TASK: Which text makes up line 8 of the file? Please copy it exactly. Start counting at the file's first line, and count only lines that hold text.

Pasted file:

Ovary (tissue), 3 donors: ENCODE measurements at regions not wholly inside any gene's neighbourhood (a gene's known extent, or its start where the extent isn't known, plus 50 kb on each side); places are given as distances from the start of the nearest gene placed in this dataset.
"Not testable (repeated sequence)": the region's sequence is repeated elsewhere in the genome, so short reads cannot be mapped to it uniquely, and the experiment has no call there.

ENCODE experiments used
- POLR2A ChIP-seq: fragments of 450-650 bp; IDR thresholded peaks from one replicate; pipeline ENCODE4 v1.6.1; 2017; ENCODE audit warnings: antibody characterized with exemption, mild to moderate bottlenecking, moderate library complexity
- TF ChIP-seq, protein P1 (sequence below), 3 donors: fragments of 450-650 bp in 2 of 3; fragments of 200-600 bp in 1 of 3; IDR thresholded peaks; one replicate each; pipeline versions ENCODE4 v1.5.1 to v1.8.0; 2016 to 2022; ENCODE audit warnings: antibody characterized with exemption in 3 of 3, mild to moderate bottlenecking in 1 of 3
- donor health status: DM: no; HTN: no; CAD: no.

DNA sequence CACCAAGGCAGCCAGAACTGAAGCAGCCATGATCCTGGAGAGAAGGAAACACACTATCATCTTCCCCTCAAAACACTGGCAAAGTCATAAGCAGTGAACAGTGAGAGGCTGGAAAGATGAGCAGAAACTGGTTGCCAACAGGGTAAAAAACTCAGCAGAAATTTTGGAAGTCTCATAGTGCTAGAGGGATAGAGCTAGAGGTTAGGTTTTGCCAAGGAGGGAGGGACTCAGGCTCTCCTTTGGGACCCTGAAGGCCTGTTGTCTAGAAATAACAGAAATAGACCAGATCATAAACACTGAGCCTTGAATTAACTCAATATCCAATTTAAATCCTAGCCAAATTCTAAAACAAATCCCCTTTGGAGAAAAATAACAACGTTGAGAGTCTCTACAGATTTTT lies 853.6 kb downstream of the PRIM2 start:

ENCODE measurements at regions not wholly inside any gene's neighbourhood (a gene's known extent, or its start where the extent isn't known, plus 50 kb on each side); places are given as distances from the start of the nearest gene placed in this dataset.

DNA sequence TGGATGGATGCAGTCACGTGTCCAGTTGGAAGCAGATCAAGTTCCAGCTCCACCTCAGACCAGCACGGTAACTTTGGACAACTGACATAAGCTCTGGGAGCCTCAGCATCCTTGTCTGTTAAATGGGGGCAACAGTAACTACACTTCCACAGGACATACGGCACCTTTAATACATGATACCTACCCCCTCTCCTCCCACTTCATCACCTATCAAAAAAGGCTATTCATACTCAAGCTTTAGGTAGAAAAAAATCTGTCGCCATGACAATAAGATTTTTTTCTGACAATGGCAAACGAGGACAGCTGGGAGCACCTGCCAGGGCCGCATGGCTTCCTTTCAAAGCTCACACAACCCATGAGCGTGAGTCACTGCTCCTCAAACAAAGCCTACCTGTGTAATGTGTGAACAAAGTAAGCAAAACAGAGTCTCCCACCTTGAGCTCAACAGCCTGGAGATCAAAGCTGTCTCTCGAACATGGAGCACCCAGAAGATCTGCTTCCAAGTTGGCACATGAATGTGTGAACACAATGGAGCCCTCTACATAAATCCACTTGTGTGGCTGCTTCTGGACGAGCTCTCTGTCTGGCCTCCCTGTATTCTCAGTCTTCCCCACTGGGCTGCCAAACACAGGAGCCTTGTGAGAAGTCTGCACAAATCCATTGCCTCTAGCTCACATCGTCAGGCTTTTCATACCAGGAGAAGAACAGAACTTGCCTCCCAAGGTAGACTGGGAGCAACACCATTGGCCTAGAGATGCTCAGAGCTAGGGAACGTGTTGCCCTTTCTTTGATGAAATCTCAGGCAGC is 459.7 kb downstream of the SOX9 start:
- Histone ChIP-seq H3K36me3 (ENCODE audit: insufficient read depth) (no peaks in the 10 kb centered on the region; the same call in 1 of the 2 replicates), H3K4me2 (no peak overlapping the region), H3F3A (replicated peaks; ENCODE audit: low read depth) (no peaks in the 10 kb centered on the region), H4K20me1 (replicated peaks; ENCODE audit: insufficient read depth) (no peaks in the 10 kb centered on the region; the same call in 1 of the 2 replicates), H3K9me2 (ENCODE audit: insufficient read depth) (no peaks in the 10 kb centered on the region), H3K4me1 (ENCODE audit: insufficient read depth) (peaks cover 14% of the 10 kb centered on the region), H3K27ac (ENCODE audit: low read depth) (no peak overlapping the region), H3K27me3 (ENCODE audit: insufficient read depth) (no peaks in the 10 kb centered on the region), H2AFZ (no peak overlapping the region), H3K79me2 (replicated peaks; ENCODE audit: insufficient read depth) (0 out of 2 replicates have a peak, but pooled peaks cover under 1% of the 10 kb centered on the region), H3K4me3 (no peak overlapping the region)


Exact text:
ENCODE measurements at regions not wholly inside any gene's neighbourhood (a gene's known extent, or its start where the extent isn't known, plus 50 kb on each side); places are given as distances from the start of the nearest gene placed in this dataset.